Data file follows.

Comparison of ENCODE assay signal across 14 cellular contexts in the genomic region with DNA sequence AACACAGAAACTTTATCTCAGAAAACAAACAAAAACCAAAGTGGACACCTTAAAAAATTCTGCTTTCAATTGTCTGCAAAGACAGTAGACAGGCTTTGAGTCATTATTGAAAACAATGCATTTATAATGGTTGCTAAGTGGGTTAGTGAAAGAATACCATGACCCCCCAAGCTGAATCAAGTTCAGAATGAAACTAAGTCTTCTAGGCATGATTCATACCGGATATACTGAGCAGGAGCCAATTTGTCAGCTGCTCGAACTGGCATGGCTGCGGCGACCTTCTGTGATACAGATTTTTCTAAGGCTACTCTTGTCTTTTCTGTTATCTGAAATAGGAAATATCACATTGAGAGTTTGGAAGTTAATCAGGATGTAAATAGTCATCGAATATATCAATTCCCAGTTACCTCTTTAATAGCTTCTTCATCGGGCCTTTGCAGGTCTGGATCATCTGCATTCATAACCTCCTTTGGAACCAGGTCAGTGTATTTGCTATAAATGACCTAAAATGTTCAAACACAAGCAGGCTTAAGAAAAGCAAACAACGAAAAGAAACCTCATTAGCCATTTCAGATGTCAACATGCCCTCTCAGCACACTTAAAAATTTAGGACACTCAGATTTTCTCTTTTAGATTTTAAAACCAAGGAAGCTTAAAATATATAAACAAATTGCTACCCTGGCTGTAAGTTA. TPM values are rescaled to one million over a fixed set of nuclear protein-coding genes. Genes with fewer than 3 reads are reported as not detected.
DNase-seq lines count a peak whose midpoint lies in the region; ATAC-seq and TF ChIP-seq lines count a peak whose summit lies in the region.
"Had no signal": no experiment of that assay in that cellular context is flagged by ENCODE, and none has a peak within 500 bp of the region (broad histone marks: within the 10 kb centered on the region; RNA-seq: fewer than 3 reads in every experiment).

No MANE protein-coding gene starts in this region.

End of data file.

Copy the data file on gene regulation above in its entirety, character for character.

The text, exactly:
Comparison of ENCODE assay signal across 14 cellular contexts in the genomic region with DNA sequence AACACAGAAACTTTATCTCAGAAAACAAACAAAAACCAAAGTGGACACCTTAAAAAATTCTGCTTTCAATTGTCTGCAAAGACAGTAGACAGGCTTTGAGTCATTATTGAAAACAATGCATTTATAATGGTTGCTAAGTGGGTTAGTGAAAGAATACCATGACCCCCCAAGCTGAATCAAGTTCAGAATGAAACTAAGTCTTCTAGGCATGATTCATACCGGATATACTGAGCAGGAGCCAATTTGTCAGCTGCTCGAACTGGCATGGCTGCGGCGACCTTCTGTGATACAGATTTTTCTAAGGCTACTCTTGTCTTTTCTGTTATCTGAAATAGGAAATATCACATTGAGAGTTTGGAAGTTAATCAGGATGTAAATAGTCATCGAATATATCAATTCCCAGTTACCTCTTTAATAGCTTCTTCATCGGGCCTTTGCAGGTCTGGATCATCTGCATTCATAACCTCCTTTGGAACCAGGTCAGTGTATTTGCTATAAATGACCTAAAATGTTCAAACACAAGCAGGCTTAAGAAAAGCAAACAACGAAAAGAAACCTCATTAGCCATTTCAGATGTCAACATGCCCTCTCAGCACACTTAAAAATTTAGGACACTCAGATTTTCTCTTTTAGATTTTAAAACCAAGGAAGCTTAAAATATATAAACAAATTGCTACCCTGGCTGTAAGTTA. TPM values are rescaled to one million over a fixed set of nuclear protein-coding genes. Genes with fewer than 3 reads are reported as not detected.
DNase-seq lines count a peak whose midpoint lies in the region; ATAC-seq and TF ChIP-seq lines count a peak whose summit lies in the region.
"Had no signal": no experiment of that assay in that cellular context is flagged by ENCODE, and none has a peak within 500 bp of the region (broad histone marks: within the 10 kb centered on the region; RNA-seq: fewer than 3 reads in every experiment).

No MANE protein-coding gene starts in this region.